A Mechanical Amplifier for Haptic Feedback
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Vibrotactile devices suffer from poor energy efficiency, arising from a mismatch between the device and the impedance of the human skin. This results in over-sized motors and excessive power consumption, and prevents development of more sophisticated, miniaturized and low-power mobile tactile devices. Herein, I investigate the feasibility of improving the energy transfer by placing a passive amplifier between the skin and the motor, dubbed an impedance adapter. I simulate the effects of this impedance adapter using a mathematical model, and evaluate its effect on skin displacement and a parameter I call skin stimulus. Skin stimulus is introduced as a measure of the perceptive effects of a haptic system, and is used to compare results between systems with an impedance adapter and those without. Functional prototypes are constructioned, and the design is experimentally verified. This system is able to quadruple the motion of the skin without increasing power consumption, and produce sensations equivalent to a standard system while consuming 1/2 of the power. By greatly reducing the size and power constraints of vibration motors, this technology offers a means to realize more sophisticated, smaller haptic devices.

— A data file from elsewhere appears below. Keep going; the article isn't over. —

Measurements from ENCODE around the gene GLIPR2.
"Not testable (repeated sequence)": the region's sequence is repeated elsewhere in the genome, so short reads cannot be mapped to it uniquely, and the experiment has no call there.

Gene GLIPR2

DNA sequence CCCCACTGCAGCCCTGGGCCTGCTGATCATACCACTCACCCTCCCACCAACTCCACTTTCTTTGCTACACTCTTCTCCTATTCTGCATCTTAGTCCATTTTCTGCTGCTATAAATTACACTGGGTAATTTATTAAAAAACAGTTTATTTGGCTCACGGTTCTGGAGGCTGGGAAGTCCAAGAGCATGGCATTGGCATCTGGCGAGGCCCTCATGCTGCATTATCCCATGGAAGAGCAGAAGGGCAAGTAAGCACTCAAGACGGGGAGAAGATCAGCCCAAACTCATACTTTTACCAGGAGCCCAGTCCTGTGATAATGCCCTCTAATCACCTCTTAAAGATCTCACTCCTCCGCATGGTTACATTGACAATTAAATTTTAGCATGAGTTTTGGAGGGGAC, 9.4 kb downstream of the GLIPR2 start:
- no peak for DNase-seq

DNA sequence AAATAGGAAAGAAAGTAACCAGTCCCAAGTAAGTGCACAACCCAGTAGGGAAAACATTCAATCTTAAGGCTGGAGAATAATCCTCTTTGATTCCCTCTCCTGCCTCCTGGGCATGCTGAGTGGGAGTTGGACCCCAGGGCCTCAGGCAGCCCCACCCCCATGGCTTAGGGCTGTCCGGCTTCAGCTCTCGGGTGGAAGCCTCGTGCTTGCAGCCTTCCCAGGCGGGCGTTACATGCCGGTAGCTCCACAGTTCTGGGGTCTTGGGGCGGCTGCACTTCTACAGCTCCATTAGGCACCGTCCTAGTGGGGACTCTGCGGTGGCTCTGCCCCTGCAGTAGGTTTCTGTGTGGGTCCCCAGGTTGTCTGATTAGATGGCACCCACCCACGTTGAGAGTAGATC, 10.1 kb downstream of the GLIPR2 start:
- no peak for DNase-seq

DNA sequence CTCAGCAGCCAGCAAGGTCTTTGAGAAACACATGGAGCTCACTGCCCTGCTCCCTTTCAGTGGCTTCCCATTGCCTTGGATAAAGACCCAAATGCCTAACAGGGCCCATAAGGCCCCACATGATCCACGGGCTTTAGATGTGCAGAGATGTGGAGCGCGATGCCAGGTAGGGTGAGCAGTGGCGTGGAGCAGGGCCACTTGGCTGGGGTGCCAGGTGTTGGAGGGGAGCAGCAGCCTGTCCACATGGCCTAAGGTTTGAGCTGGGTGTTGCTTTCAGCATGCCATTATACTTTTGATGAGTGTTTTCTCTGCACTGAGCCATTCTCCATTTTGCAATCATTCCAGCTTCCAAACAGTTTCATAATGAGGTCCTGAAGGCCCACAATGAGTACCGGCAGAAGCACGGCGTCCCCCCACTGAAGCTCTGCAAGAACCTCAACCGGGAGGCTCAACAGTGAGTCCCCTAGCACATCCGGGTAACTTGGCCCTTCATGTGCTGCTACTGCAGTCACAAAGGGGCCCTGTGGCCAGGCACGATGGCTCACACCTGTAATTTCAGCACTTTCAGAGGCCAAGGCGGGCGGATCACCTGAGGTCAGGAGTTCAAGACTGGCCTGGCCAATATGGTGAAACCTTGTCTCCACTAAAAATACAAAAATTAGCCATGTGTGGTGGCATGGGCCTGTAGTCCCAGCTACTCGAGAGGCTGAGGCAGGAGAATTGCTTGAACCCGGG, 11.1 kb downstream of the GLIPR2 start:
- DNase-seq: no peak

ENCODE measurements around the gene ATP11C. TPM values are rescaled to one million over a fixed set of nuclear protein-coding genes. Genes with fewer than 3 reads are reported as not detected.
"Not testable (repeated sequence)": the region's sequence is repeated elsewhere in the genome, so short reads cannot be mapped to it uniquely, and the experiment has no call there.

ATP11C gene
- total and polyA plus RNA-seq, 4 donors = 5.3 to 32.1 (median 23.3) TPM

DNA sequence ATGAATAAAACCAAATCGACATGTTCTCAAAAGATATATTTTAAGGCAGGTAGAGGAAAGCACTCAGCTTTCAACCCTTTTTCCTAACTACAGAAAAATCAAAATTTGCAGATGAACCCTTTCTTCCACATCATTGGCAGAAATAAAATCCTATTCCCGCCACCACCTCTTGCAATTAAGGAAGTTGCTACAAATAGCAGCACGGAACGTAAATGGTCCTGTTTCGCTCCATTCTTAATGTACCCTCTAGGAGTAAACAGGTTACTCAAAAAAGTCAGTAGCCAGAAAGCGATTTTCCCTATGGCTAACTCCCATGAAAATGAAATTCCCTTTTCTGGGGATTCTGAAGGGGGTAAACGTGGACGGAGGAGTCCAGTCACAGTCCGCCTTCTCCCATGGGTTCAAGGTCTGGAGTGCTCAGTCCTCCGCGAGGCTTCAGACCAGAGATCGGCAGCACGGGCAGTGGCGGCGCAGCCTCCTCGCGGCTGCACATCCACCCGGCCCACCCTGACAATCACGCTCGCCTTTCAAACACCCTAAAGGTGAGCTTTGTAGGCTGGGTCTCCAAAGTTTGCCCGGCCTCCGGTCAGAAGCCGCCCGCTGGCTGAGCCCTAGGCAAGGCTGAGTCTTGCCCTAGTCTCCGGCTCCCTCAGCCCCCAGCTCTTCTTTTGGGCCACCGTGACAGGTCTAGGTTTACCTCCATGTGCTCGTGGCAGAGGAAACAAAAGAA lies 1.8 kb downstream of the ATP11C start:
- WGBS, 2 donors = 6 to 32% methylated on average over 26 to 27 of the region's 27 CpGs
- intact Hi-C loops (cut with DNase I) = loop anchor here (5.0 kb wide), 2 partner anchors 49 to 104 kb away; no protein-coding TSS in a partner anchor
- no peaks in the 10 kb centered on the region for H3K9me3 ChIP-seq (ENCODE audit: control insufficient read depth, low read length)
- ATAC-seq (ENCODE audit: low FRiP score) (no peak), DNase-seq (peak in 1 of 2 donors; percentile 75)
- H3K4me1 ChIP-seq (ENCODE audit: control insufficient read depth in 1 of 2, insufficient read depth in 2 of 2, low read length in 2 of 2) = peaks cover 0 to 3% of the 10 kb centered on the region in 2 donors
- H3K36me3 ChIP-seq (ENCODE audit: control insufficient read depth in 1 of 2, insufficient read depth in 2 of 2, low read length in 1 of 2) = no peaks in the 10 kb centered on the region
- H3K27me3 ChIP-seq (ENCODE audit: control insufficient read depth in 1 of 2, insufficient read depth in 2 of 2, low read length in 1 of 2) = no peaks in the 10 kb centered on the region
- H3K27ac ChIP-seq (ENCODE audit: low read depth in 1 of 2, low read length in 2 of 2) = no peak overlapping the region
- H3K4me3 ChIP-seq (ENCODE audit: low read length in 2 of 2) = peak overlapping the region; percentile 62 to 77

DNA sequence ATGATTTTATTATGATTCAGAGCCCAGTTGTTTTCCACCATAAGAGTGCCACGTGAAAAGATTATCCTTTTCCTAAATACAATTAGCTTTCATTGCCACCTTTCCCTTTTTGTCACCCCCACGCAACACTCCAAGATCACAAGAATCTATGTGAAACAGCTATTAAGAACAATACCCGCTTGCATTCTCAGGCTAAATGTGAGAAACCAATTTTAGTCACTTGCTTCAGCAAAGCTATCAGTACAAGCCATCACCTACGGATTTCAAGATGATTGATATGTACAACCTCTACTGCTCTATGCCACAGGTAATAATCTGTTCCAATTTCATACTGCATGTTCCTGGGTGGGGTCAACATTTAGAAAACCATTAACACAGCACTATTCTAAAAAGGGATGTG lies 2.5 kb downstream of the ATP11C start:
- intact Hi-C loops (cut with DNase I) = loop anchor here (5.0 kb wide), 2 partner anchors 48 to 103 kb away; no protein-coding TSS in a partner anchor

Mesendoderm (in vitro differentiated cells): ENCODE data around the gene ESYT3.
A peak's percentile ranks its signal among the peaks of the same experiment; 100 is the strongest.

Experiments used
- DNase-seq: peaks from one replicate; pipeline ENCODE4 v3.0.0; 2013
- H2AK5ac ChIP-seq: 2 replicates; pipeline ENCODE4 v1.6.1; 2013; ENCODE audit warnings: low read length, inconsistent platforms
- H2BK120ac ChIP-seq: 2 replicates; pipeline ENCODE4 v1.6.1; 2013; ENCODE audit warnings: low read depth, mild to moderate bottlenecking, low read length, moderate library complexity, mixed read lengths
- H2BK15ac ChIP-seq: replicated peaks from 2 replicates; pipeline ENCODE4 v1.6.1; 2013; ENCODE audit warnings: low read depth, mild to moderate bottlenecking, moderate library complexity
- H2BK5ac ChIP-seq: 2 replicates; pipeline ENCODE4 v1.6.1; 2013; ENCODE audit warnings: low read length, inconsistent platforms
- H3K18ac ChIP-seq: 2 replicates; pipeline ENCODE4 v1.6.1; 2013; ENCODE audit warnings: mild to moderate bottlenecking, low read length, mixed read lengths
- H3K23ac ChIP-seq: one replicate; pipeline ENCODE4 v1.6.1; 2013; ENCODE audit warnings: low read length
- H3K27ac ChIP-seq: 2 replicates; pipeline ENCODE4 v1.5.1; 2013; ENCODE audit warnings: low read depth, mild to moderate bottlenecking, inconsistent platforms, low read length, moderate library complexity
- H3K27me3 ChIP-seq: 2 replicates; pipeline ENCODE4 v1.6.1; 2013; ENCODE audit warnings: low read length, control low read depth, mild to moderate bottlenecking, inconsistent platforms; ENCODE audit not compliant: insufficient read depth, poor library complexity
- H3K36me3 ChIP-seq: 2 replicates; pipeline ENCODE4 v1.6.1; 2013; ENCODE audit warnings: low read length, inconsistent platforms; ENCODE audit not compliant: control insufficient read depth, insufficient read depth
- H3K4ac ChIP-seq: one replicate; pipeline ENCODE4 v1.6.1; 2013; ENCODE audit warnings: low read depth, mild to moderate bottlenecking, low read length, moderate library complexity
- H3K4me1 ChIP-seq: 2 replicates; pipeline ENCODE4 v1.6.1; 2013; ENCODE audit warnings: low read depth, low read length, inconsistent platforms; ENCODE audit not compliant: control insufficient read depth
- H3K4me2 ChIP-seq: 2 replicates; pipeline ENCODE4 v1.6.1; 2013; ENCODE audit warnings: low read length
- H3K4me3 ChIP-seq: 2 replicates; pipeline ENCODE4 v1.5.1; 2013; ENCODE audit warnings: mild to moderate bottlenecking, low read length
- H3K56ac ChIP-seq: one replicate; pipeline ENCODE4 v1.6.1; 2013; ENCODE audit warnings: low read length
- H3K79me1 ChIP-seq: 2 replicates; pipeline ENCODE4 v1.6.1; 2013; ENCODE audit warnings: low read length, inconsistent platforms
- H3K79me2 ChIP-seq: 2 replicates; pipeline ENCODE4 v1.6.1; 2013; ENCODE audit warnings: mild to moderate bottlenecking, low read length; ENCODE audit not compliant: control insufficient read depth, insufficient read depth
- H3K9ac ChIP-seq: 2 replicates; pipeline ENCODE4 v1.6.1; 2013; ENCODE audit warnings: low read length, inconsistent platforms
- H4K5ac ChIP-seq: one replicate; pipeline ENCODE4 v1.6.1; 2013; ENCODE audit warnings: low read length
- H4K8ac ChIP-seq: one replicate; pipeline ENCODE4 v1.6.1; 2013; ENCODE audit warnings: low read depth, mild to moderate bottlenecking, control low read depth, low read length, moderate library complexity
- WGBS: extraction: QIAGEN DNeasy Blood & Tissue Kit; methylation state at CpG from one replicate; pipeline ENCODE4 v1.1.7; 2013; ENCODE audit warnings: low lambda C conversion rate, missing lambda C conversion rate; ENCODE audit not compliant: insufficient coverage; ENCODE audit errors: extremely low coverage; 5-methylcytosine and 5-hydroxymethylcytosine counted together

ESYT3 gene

- Mechanical engineering